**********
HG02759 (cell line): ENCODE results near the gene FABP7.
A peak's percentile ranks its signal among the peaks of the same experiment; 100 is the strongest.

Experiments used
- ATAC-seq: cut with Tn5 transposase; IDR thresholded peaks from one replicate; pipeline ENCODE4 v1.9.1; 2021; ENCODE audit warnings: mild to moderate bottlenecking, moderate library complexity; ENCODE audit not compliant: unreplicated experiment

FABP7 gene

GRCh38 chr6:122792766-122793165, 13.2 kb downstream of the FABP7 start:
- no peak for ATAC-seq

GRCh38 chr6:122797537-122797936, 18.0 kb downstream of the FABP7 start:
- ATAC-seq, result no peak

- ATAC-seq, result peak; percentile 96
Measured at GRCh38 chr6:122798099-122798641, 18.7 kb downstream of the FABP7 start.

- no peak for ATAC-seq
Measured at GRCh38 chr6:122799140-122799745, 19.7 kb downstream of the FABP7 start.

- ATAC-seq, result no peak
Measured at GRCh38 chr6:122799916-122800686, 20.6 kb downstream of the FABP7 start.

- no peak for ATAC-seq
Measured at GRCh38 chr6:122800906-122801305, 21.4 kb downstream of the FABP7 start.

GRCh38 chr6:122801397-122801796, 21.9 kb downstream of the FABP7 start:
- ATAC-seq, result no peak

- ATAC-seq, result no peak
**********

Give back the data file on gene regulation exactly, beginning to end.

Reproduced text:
HG02759 (cell line): ENCODE results near the gene FABP7.
A peak's percentile ranks its signal among the peaks of the same experiment; 100 is the strongest.

Experiments used
- ATAC-seq: cut with Tn5 transposase; IDR thresholded peaks from one replicate; pipeline ENCODE4 v1.9.1; 2021; ENCODE audit warnings: mild to moderate bottlenecking, moderate library complexity; ENCODE audit not compliant: unreplicated experiment

FABP7 gene

GRCh38 chr6:122792766-122793165, 13.2 kb downstream of the FABP7 start:
- no peak for ATAC-seq

GRCh38 chr6:122797537-122797936, 18.0 kb downstream of the FABP7 start:
- ATAC-seq, result no peak

- ATAC-seq, result peak; percentile 96
Measured at GRCh38 chr6:122798099-122798641, 18.7 kb downstream of the FABP7 start.

- no peak for ATAC-seq
Measured at GRCh38 chr6:122799140-122799745, 19.7 kb downstream of the FABP7 start.

- ATAC-seq, result no peak
Measured at GRCh38 chr6:122799916-122800686, 20.6 kb downstream of the FABP7 start.

- no peak for ATAC-seq
Measured at GRCh38 chr6:122800906-122801305, 21.4 kb downstream of the FABP7 start.

GRCh38 chr6:122801397-122801796, 21.9 kb downstream of the FABP7 start:
- ATAC-seq, result no peak

- ATAC-seq, result no peak